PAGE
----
August 27, 2019 | Volume 10 | Week 12/B
Summer CSA Week 12/B

Week 12/B Share:
(** see note, below )
Pac choi: baby

EOW will also receive:

Dear Members of Turtle Creek Gardens,

It's been a long wait for fresh, juicy tomatoes this year--but they're finally here, and worth the wait, as always. One of my favorite ways to savor them is cut into thick slices, placed between two pieces of toast spread with Dijon mustard, along with a few crunchy lettuce leaves. You just can't get that flavor in winter time. Mmmm.

What's your favorite way to enjoy fresh tomatoes? Go for it!
** NOTE: Pack list is subject to change due to weather or harvest conditions .
Hemp at Turtle Creek
by Janet Gamble

A couple of years ago, we decided to take action in response to the gradual decline in our CSA membership and overall slump in market. We began to explore other high-value crops to curtail the decline in all of our markets--CSA, wholesale, and direct sales. The primary crops we explored were oil seed crops and hemp. When Wisconsin legalized Industrial hemp in 2018, we jumped on the chance to grow this pioneering crop. We dug our heels in and researched, networked, and created a vision of how this farm would interface with this revolutionary crop and industry.

There are two kinds of hemp that one can grow: industrial hemp, the fiber and grain crop that was once grown in this country during WWI and WWII, and CBD hemp, a cannabis strain bred for low THC and high CBD—one of the many cannabinoids that have health benefits.

There are pocket remnants of “feral” hemp all over the countryside in certain parts of the state where hemp was grown. There was a rope factory in Darien, WI only 10 miles away from here. So, many of the stories told by multi-generational farmers are, “My grandpa grew hemp on this farm” or “I have wild hemp on my farm from when the old-timers grew it for rope.” 

The CBD craze has led many people into thinking this is a get-rich-quick opportunity. Granted, there is money to be made but it’s like anything else when there is money to be made: you have to be in the whole supply chain or a great part of it to compete. For us, looking at a high-value crop in general, it has to be comparable to growing a high-value vegetable or otherwise reduce our costs to grow it. Hemp can be as profitable as our most profitable vegetable crops such as tomatoes. It demands some of the same growing principles as well. The harvest takes place all at one time so we need the labor force (on our scale) at harvest time and labor to prepare it for market. Most of the work in producing CBD hemp is at this stage of production. So, this can save the farm costs because we don’t need labor every day to tend it. It’s planted once, picked once, and tended periodically.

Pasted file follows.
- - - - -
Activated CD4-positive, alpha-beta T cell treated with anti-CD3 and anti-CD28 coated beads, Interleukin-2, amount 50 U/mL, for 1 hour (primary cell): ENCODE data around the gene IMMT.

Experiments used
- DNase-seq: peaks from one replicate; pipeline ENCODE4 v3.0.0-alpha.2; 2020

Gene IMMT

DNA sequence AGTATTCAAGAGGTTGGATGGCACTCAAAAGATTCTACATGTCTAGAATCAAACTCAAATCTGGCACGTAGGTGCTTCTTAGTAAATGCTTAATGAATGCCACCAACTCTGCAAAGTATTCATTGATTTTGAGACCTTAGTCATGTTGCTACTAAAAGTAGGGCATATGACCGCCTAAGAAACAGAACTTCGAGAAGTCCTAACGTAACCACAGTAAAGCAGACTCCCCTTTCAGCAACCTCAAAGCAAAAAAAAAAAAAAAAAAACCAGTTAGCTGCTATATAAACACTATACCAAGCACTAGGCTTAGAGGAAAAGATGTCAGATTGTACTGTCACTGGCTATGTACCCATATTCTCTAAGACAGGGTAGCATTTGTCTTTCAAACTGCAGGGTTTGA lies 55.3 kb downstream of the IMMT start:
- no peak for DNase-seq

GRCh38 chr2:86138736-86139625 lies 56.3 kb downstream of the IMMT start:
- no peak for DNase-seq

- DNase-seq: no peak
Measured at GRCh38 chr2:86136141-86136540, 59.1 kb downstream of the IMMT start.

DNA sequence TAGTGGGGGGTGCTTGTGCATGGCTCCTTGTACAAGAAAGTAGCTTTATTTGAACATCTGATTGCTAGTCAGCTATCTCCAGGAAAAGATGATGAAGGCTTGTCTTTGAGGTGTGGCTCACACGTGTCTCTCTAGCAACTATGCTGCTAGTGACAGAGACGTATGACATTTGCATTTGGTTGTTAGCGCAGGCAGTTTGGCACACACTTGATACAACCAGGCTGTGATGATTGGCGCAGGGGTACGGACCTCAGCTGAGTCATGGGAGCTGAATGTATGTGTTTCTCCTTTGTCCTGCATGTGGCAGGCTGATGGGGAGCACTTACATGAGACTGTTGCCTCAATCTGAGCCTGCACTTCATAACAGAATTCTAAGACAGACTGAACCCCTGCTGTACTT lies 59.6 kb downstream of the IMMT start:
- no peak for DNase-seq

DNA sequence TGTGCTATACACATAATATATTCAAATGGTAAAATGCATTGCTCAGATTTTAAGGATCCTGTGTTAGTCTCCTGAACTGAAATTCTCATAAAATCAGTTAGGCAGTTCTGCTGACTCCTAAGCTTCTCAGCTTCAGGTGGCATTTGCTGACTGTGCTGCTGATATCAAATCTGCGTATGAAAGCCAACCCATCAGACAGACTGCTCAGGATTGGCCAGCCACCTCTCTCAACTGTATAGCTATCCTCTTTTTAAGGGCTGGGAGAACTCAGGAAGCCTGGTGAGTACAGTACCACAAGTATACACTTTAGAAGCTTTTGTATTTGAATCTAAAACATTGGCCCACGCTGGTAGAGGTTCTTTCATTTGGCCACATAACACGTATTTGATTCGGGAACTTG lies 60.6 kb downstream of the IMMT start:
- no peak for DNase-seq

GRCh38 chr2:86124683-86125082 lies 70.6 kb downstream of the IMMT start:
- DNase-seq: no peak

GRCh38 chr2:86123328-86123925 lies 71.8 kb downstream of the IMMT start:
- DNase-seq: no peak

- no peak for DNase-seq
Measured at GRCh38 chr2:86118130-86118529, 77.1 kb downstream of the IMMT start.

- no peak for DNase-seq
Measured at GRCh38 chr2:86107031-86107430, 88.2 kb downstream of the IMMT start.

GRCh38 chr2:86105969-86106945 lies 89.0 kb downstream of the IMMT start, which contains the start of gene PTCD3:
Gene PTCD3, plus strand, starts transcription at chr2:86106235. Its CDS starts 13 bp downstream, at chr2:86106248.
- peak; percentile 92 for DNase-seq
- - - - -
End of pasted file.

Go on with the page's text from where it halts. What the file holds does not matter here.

Last year, we grew our first experimental crop of industrial hemp and CBD hemp. The infrastructure for supporting the production of hemp does not exist yet and more markets need to be developed to increase the demand for it. The grain is used for hemp oil, hemp hearts, hemp meal—to name a few products. It’s very high in protein (30%) but still is not allowed as a feed stock so farmers cannot grow it for that purpose in a commercial application. The stalks are where the fiber comes from and the inner core can also be used for a myriad of products. The problem is that specialized equipment is needed to harvest and separate the marketable parts of the hemp plant. Then there needs to be industry to manufacture the goods from hemp. In time, the pieces will come together.

What appeared promising, for us, was the CBD hemp. We sold some to two processors for making CBD oil or Full Spectrum Hemp Oil. We also reserved some for selling as flower for a small niche of those who would rather make their own products or smoke or vape it. Smoking or vaping has the most effective delivery of the benefits of this plant.

My family (son-in-law, daughter, son, and their lifelong friend) started a processing business called Partnered Process. Currently, their hemp tinctures are made from our hemp. They have a fully transparent business model and profit-sharing contracts with some farms.

So our new journey began, with a winter of conversations around the kitchen table with farmers and customers sharing their survival stories of finding hope to heal and strive.
Garbanzos with Tomatoes & Peppers
2 c. dried garbanzo beans (or about 6-8 cups cooked)